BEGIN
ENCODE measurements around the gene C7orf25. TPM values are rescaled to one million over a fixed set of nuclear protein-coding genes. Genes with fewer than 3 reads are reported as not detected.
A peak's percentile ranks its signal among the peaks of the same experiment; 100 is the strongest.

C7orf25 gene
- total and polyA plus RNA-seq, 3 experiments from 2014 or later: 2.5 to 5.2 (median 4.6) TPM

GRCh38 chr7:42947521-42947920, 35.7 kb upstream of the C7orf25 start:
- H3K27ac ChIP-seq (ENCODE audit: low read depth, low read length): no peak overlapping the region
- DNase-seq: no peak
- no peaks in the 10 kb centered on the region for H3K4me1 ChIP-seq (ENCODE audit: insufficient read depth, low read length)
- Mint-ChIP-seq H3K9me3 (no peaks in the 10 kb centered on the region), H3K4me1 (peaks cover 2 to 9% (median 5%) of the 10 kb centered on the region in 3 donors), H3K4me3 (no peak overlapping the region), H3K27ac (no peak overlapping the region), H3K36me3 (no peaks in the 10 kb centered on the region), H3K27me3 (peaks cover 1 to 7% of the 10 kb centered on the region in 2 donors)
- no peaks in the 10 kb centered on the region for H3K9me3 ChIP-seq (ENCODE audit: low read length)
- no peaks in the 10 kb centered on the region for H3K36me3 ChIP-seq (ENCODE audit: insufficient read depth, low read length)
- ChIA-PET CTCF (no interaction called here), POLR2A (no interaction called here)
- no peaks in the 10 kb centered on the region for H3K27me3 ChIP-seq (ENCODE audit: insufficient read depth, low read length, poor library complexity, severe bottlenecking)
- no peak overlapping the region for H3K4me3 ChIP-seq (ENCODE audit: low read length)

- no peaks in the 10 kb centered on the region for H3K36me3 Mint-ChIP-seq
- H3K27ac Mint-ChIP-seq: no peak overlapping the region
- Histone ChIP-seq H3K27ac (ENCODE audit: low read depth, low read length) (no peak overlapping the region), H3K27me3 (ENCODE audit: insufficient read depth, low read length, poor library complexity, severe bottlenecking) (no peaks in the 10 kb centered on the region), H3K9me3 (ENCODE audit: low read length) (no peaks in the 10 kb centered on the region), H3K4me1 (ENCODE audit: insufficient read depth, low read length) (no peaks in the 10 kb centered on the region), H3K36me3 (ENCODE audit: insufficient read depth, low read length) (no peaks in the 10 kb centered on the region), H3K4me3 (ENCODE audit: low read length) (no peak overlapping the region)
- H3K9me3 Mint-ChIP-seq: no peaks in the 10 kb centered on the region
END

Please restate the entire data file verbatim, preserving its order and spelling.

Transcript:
ENCODE measurements around the gene C7orf25. TPM values are rescaled to one million over a fixed set of nuclear protein-coding genes. Genes with fewer than 3 reads are reported as not detected.
A peak's percentile ranks its signal among the peaks of the same experiment; 100 is the strongest.

C7orf25 gene
- total and polyA plus RNA-seq, 3 experiments from 2014 or later: 2.5 to 5.2 (median 4.6) TPM

GRCh38 chr7:42947521-42947920, 35.7 kb upstream of the C7orf25 start:
- H3K27ac ChIP-seq (ENCODE audit: low read depth, low read length): no peak overlapping the region
- DNase-seq: no peak
- no peaks in the 10 kb centered on the region for H3K4me1 ChIP-seq (ENCODE audit: insufficient read depth, low read length)
- Mint-ChIP-seq H3K9me3 (no peaks in the 10 kb centered on the region), H3K4me1 (peaks cover 2 to 9% (median 5%) of the 10 kb centered on the region in 3 donors), H3K4me3 (no peak overlapping the region), H3K27ac (no peak overlapping the region), H3K36me3 (no peaks in the 10 kb centered on the region), H3K27me3 (peaks cover 1 to 7% of the 10 kb centered on the region in 2 donors)
- no peaks in the 10 kb centered on the region for H3K9me3 ChIP-seq (ENCODE audit: low read length)
- no peaks in the 10 kb centered on the region for H3K36me3 ChIP-seq (ENCODE audit: insufficient read depth, low read length)
- ChIA-PET CTCF (no interaction called here), POLR2A (no interaction called here)
- no peaks in the 10 kb centered on the region for H3K27me3 ChIP-seq (ENCODE audit: insufficient read depth, low read length, poor library complexity, severe bottlenecking)
- no peak overlapping the region for H3K4me3 ChIP-seq (ENCODE audit: low read length)

- no peaks in the 10 kb centered on the region for H3K36me3 Mint-ChIP-seq
- H3K27ac Mint-ChIP-seq: no peak overlapping the region
- Histone ChIP-seq H3K27ac (ENCODE audit: low read depth, low read length) (no peak overlapping the region), H3K27me3 (ENCODE audit: insufficient read depth, low read length, poor library complexity, severe bottlenecking) (no peaks in the 10 kb centered on the region), H3K9me3 (ENCODE audit: low read length) (no peaks in the 10 kb centered on the region), H3K4me1 (ENCODE audit: insufficient read depth, low read length) (no peaks in the 10 kb centered on the region), H3K36me3 (ENCODE audit: insufficient read depth, low read length) (no peaks in the 10 kb centered on the region), H3K4me3 (ENCODE audit: low read length) (no peak overlapping the region)
- H3K9me3 Mint-ChIP-seq: no peaks in the 10 kb centered on the region